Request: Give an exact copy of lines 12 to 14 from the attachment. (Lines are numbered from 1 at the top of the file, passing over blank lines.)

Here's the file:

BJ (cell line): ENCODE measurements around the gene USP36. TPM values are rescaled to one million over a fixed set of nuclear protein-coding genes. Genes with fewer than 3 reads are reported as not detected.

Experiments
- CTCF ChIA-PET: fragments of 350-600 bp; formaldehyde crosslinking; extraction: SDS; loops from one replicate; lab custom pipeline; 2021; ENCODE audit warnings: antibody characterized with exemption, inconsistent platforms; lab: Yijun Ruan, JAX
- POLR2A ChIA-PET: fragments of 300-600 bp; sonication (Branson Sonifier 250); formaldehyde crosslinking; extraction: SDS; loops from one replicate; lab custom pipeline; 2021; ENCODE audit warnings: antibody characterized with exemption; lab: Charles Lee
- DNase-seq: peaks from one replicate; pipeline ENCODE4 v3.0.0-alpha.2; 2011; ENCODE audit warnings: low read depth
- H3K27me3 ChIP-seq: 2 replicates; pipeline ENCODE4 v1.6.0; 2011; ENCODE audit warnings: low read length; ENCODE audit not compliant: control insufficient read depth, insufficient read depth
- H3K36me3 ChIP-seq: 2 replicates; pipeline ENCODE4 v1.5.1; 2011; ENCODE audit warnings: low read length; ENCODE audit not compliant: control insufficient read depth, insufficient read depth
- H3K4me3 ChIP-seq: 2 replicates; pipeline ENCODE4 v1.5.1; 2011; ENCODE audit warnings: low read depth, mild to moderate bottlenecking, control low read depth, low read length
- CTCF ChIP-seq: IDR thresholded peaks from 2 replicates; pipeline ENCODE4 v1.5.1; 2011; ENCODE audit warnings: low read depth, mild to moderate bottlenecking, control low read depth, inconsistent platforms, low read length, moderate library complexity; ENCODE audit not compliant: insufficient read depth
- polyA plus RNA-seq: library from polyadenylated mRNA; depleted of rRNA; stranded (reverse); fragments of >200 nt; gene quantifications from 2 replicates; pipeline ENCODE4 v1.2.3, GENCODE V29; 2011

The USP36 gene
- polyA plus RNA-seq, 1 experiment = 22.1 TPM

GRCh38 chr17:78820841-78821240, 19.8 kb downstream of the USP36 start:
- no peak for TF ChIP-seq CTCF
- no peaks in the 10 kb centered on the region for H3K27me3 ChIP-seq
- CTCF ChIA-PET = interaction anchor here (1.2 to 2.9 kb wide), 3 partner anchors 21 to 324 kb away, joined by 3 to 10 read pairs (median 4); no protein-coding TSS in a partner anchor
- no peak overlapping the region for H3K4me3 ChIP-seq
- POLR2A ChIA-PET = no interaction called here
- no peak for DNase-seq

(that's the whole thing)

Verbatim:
- polyA plus RNA-seq, 1 experiment = 22.1 TPM

GRCh38 chr17:78820841-78821240, 19.8 kb downstream of the USP36 start:
- no peak for TF ChIP-seq CTCF